Buck ‘Em! – The Autobiography of Buck Owens – Buck Owens with Randy Poe (Backbeat Books) review
Buck Owens writes his autobiography…from the hereafter!
Buck Owens passed away in 2006 at the age of 76. So, how is it possible that he’s writing his autobiography in 2014? Well, it was always Owen’s intention to tell his story, so he began dictating it to tape. By the time of his passing, he’d amassed a huge stack, containing literally hundreds of hours of his story, in his own words. Problem was – none of it was in chronological order!
Enter writer Randy Poe, who’d previously put together the excellent Duane Allman bio Skydog. It was Poe’s unenviable task to wade through this mountain of recordings. With the blessing of the Owen’s estate comes Buck ‘EM – The Autobiography of Buck Owens. The reason it’s an autobiography is that almost all of it is the country pioneer in his own words. Besides transcribing the tapes, Poe did a little editing and grammar – the rest is all Buck.
Although he pretty much rewrote the rules for country music by addressing a more aggressive, Telecaster-led style, it didn’t come easy. There’s tales of failed attempts to add syrupy background singers to his early recordings, and how he almost gave up because he was so frustrated with the business. Owens came in contact with a lot of soon-to-be legendary performers on his way up, including Merle Haggard and Loretta Lynn.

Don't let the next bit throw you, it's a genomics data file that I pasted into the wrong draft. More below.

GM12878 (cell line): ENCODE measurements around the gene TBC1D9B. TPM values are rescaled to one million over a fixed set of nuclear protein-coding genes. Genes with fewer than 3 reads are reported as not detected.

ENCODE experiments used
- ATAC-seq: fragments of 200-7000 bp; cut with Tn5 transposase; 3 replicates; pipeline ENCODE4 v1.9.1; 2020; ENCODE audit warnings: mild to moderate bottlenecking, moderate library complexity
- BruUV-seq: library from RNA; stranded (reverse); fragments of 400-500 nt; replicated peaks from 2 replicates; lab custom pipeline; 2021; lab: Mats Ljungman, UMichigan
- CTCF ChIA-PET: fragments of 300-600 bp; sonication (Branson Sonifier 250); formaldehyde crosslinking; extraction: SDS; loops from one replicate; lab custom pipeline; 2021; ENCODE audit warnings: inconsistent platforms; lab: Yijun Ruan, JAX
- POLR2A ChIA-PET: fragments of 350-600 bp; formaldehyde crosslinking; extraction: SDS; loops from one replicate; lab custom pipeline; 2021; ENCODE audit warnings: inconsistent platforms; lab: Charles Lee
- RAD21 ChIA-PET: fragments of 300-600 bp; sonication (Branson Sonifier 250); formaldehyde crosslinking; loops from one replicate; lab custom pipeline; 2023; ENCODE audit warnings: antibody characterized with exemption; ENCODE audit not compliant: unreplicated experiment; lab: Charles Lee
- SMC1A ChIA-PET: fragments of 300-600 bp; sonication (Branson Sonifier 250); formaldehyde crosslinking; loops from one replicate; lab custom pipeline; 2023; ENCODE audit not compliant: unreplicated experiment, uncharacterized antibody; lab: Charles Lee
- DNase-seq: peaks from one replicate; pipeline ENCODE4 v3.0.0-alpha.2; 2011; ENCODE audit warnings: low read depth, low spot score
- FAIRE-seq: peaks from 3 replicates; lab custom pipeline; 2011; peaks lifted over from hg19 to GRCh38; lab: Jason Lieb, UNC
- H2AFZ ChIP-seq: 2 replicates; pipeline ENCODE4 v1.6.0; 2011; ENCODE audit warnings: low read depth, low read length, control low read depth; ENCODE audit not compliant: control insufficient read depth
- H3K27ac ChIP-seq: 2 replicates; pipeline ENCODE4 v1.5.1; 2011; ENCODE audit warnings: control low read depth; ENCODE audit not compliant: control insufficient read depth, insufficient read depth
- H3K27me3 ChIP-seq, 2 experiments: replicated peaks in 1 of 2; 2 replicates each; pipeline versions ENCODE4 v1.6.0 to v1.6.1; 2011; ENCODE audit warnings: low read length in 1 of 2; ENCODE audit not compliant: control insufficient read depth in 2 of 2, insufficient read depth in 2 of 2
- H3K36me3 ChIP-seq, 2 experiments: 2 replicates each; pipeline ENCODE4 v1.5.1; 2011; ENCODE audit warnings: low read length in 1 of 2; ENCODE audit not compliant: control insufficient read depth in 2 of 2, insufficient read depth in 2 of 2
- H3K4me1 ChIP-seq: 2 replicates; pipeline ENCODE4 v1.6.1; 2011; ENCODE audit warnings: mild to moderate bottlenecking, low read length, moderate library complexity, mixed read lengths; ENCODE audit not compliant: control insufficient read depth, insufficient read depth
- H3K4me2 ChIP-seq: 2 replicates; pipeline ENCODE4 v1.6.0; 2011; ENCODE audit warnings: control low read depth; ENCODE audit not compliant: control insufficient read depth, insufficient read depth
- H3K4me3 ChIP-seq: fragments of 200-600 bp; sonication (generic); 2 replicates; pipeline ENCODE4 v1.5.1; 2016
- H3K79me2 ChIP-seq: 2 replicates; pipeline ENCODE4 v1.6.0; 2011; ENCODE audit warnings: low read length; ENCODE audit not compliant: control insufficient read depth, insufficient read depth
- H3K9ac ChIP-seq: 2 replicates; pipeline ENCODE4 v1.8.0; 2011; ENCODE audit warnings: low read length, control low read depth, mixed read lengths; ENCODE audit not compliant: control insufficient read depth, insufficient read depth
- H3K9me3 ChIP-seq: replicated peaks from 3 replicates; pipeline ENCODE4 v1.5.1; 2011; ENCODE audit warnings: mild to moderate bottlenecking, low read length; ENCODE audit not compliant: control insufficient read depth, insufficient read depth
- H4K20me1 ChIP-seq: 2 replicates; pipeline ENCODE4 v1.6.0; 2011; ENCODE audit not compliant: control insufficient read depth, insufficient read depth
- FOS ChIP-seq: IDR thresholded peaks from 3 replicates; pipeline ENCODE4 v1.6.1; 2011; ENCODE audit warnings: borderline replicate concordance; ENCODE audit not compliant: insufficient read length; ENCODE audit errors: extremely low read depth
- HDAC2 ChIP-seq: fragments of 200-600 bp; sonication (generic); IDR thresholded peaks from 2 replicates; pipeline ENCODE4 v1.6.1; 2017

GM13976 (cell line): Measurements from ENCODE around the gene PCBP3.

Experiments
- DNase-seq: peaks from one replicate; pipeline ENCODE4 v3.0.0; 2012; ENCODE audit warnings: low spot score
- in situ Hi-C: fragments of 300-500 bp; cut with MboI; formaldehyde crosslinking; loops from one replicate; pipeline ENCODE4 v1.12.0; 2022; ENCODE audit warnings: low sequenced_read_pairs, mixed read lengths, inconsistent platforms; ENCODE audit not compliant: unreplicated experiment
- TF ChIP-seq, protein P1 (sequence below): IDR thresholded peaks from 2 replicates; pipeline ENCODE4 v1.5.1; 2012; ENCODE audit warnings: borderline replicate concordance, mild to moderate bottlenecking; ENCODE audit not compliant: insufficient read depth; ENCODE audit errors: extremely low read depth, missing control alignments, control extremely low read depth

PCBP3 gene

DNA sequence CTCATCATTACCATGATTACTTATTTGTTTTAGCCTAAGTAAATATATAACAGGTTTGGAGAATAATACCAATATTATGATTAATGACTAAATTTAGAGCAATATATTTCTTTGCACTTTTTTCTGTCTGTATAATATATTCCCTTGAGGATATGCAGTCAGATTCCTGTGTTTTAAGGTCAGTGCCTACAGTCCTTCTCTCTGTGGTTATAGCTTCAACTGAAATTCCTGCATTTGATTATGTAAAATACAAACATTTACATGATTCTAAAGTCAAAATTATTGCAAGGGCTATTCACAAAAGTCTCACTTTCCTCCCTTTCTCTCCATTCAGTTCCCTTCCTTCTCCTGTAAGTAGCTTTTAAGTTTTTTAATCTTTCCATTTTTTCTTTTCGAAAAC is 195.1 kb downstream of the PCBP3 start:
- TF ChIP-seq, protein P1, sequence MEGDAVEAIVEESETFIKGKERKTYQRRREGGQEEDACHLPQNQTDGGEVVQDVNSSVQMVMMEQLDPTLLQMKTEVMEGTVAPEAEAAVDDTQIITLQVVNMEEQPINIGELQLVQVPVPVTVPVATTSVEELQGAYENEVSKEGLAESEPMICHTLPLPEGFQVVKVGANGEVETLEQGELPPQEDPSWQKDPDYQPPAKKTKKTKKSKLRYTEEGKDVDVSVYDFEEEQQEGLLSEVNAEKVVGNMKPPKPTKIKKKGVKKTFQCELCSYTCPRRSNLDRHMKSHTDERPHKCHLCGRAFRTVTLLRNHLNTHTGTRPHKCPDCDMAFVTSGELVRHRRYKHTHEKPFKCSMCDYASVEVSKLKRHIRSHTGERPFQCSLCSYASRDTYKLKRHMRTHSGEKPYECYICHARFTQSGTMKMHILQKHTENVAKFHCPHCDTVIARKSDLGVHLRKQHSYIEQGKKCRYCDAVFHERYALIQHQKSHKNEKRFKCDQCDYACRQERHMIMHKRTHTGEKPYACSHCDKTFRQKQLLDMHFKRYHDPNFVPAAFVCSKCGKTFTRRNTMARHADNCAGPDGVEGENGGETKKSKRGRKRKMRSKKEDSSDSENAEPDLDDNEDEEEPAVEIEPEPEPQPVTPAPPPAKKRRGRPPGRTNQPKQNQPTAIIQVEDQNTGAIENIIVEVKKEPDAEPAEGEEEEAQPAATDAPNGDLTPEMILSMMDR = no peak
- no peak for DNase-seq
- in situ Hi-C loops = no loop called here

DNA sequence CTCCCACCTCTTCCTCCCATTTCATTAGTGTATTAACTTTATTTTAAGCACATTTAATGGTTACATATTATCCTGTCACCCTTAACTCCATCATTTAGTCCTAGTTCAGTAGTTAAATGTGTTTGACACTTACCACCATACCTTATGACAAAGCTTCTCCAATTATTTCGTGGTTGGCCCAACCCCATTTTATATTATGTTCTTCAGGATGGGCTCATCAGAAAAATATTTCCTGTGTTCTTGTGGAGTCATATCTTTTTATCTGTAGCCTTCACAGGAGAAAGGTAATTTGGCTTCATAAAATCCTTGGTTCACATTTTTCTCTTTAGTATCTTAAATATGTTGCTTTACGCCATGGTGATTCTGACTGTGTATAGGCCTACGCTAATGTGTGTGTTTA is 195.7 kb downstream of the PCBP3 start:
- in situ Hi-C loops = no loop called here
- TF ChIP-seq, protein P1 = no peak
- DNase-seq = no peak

The book is full of funny anecdotes, like the time his band accidentally left him behind, because they thought he was sleeping in the back of the truck, when he had actually gone to eat dinner. Or, how he tried in vain to convince a Beatles’ fan that “Act Naturally” was in fact, HIS song.
A looming figure in the book is guitarist, and longtime friend Don Rich, who played a key role in the Owens’ sound and was a part of the peak years of his music. There’s a great story of the two of them perfecting their signature harmonies on a late-night trip from Washington state back to Bakersfield. In fact, Owens admits that after Rich’s untimely death in 1974 (from a motorcycle crash), he never recovered.
To call Owens’ a driven individual is a gross understatement. There’s mention of every single he released for Capitol Records, and how well, or poorly, it performed on the charts.
The big realization from Buck EM is that, although Owens played the role of dumb cowpoke in the Hee Haw TV show, he was NO dummy when it came to business matters. He purchased several radio stations, and even opened up a successful club in his hometown of Bakersfield. Unlike so many other musicians, Owens was always aware of where the money was going.
Probably one of the most savvy things he ever did was negotiate with Capitol Records so he would eventually own all of his recordings. This is virtually unheard of among popular musicians. Even 50 years later, bands like the Beatles still don’t truly own their material. But, Owens convinced his label to relinquish the rights after a certain length of time. So, even after his passing, the Owens’ estate has the freedom to release what they want, with whom they want, and reap the rewards.
Of course there’s mention of the hit TV series Hee Haw, and how the more popular the show became, the less records he sold – people just didn’t seem to take him seriously as a musician any longer. Thankfully, that show is just a curious piece of ancient history, while Owens’ music will last forever.
Buck EM is written in Owens’ own, easy going style, so it’s an enjoyable read. Anyone interested in where modern Country music came from, this book is highly recommended. —Tony Peters